Sarma MeIngailis is the founder of One Lucky Duck and Pure Food and Wine, New York City’s first upscale raw food restaurant which she opened in 2004. I really appreciate the honesty she writes with and I think you will like her post…
My favorite quote on the issue of being vegetarian, or not. Exactly why I don’t call myself a vegetarian, vegan, raw foodist, environmentalist, or anything-ist.
“I think that people have framed this conversation in absolutes. Either you are or you aren’t. The word vegetarian, I think, does a disservice because there are a lot of people who care but maybe don’t care, or can’t care in an ultimate way. If you think about environmentalism, nobody would ask, “Are you an environmentalist or not?” The question doesn’t make any sense. And the notion that the first time you drive in a car or fly in a plane that you should throw your hands up in the air and say, “Okay, well I give up. I’m not going to try at all anymore,” is crazy. If people thought about food more like how we think about the environment, a lot of people would be eating differently and the whole system would look a lot different.”
– Jonathan Safran Foer, from an interview about his book Eating Animals, with Kiera Butler for motherjones.com.
I get asked a lot if I’m vegetarian, or vegan. I don’t call myself or think of myself that way, even though I eat that way most of the time. Just not 100% of the time. And I don’t like rules. Some people are absolutist about it which is actually admirable, but it’s not what works for me. And I don’t think pushing absolutism onto others is what will change the world.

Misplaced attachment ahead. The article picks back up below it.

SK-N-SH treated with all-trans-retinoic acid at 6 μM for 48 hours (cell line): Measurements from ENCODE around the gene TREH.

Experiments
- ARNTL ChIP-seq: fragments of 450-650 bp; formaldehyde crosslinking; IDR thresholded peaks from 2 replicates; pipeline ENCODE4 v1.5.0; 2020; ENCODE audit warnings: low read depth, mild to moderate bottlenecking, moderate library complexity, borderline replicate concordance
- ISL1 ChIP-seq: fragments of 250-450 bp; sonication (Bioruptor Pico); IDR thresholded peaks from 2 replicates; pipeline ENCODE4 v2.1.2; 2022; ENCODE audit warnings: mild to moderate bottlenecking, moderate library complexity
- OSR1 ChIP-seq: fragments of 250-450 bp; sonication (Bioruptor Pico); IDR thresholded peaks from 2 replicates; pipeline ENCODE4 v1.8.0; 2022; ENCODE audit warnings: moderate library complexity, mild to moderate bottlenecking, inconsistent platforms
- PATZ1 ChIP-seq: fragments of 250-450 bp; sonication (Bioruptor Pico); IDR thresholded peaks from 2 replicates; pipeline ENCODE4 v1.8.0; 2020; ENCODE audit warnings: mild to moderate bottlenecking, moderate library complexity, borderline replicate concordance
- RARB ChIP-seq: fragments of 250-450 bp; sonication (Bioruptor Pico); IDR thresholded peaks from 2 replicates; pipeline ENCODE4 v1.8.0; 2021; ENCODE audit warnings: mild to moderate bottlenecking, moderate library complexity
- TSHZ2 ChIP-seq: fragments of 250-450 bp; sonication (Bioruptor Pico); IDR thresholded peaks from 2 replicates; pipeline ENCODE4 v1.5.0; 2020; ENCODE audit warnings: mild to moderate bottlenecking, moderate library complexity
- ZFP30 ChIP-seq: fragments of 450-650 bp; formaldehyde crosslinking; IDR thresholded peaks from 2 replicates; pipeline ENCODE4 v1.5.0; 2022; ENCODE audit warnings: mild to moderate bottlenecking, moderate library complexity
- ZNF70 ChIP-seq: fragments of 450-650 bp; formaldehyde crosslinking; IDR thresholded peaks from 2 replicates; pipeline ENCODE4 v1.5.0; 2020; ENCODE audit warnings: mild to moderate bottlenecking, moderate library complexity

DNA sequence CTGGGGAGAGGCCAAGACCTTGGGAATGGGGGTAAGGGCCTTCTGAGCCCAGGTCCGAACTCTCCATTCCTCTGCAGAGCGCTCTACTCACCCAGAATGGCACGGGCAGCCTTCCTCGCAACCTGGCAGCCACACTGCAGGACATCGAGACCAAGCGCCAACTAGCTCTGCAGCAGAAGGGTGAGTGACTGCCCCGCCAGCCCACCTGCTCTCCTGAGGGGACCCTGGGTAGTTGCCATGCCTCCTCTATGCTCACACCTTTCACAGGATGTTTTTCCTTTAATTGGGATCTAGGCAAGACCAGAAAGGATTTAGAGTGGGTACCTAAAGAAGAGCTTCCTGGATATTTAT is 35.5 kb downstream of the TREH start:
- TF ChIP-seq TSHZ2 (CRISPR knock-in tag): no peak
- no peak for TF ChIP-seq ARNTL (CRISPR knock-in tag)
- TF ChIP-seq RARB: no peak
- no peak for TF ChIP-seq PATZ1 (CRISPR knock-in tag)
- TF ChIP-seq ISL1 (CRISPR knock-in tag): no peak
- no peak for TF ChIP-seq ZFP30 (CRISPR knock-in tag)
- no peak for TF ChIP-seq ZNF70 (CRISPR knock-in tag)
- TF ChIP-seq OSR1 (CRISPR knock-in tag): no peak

People! Just… shift. I hear this a lot: ”Oh, I tried to go vegetarian but it was just too hard!” Well, did you try just maybe eating less meat? Same thing with being raw. If the goal is to get more people in the world to shift more to raw plant based foods and be healthier (and happier), lets just make it appealing! Not act like it’s a strict way of life, or requiring all kinds of sacrifice and change, which is intimidating.
I may care about the environment enough to recycle, compost, drink out of my own metal bottles, and generally try to be less of a “consumer” of stuff, but I’m still going to hop a plane to Tokyo if I get another invite, and sometimes I take really long showers. It all comes down to thinking about living in a community, which includes animals too, and an eco-system that’s getting seriously messed up. If everyone knew what was happening to the fish in the oceans and what that’s doing to our environment, people would be eating a lot less tuna melts. Or, I’d hope so.
I’m sure anyone who loves JSF’s book and has tried to gently pass it along or suggest it has heard “Oh! I heard about that book. I don’t want to read that… isn’t it going to make me want to not eat meat anymore?” I want to push my head through a wall every time I hear this. Or, push theirs! I mean really… really?? Did you really just say that? Why do so many people have this response?
Part of me wants to shove their face in the book, strap them down in front of the right documentaries, and ask, “Really? You want to keep on F-ing up the world for everyone else, keep everyone on the destruction train until we crash, just because somehow the idea of shifting what you eat is too… too what? Offensive? Difficult?” You really don’t want to know what you’re eating?
Then I try to relax and get back to my optimistic state. I try to stay far away from being judgmental. But I don’t think what I’m writing here is about being judgmental–it’s about wanting people to be informed. And also, I really don’t want to push anyone’s head through a wall. I mean, I don’t think so.
To go to Sarma’s blog click here.
To read the original post click here.